Why cross-cultural skills are essential for businesses to thrive

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Equipping employees with cross-cultural skills is essential for organisations operating in a global business environment – but why do so many get it wrong?

Our world is getting smaller and smaller each year as macro-trends make global travel and communication easier.

Increasingly, people live and work in foreign countries, a rapid rise evidenced by the latest UN figures, which estimate 258 million people now live in a country other than their country of birth — an increase of 49% since 2000.

The total number of expatriates worldwide has grown at a compound annual rate of 5.8% between 2013 and 2017 and is expected to reach 87.5 million by 2021.

The net result of this pattern is that countries and workplaces have changed forever. Employees are much more internationally mobile, virtual working is now the norm, and workplaces have consequently become more internationally diverse, increasing the need for global team building.

New horizons, new challenges

This provides both an opportunity and a challenge for international organisations. Businesses are increasingly looking outwards for growth, and globalisation and digital communication have given even small businesses access to and presence in the global market.

In this environment, employing people (or developing your staff) to speak the language and understand the culture of your international clients, prospects, partners and suppliers can deliver a significant competitive advantage.

Businesses are primarily looking to equip their people with the skills to adapt their working styles to individuals from a wide range of different cultures and countries.

However, working with people who have different mother tongues, communication styles and cultural norms can also be very difficult, whether they are potential clients, or colleagues sitting at the desk next to you.

Organisations need to overcome these difficulties and enable this melting pot of professionals to work effectively together and with those outside of the business.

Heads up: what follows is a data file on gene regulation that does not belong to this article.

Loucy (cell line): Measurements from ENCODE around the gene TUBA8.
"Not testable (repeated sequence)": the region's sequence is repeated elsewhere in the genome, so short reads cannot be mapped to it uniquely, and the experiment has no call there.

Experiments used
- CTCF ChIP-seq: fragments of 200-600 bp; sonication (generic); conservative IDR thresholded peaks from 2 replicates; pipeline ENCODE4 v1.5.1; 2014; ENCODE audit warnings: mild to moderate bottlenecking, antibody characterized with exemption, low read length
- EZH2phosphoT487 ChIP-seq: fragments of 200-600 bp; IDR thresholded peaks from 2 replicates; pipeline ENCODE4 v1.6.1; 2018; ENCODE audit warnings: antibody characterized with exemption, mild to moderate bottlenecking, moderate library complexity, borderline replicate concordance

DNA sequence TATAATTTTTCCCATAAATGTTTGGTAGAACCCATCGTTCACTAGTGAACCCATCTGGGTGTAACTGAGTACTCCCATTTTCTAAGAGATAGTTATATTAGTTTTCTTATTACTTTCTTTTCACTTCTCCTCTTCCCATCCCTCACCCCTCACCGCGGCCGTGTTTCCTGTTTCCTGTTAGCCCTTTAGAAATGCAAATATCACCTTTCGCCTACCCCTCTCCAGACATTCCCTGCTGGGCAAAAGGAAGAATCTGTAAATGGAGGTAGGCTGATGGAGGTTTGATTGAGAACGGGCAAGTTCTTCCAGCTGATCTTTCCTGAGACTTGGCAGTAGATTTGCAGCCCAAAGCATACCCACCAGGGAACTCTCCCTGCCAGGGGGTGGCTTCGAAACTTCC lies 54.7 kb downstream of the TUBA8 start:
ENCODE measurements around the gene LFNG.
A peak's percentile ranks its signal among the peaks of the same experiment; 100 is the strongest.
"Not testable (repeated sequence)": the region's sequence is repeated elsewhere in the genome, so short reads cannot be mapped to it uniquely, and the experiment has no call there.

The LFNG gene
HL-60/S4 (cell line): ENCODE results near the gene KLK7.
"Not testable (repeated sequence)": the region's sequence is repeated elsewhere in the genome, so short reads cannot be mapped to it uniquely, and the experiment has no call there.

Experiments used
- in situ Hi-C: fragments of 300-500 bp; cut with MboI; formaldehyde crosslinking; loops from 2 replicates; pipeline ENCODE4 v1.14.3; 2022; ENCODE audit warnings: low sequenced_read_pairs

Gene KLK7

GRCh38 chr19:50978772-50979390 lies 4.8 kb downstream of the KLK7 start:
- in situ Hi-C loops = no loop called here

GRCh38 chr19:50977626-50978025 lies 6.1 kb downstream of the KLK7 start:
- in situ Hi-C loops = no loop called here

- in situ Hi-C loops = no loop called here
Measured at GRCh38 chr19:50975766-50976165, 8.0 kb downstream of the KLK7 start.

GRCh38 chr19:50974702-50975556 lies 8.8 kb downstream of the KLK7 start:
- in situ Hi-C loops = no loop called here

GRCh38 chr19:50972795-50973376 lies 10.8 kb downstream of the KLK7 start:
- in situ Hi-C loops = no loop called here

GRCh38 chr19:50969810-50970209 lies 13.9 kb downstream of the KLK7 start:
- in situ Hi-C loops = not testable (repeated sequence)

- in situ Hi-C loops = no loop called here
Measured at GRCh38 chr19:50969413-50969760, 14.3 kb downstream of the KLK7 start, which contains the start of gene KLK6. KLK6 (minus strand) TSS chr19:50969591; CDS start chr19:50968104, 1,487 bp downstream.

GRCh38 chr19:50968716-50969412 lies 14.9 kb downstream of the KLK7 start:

It's not just about learning a language

Fluency in other languages is not enough. As employees meet with colleagues, negotiate with suppliers and partners and support their customers as a routine part of their daily work, the need for intercultural awareness is of paramount importance.

Organisations need a large talent pool with intercultural skills: awareness of cultural differences and nuances and effective strategies to communicate, build relationships, and develop trust in a globalised workplace.

Multinational companies are increasingly recognising the crucial role that cross-cultural competency plays in building a successful international organisation.

Our judgment, and therefore our instincts, are hindered by our own cultural perspective. Interculturally competent communicators are those who can take an additional fraction of a second to question their default responses.

In the past two years, Learnlight has seen a 40% increase in the number of global working skills programmes we have delivered, which help employees work more effectively with clients, suppliers or colleagues from different cultures.

The single most in-demand subject area is general cross-cultural skills rather than any country-specific programme, indicating that businesses are primarily looking to equip their people with the skills to adapt their working styles to individuals from a wide range of different cultures and countries, rather than specific ones.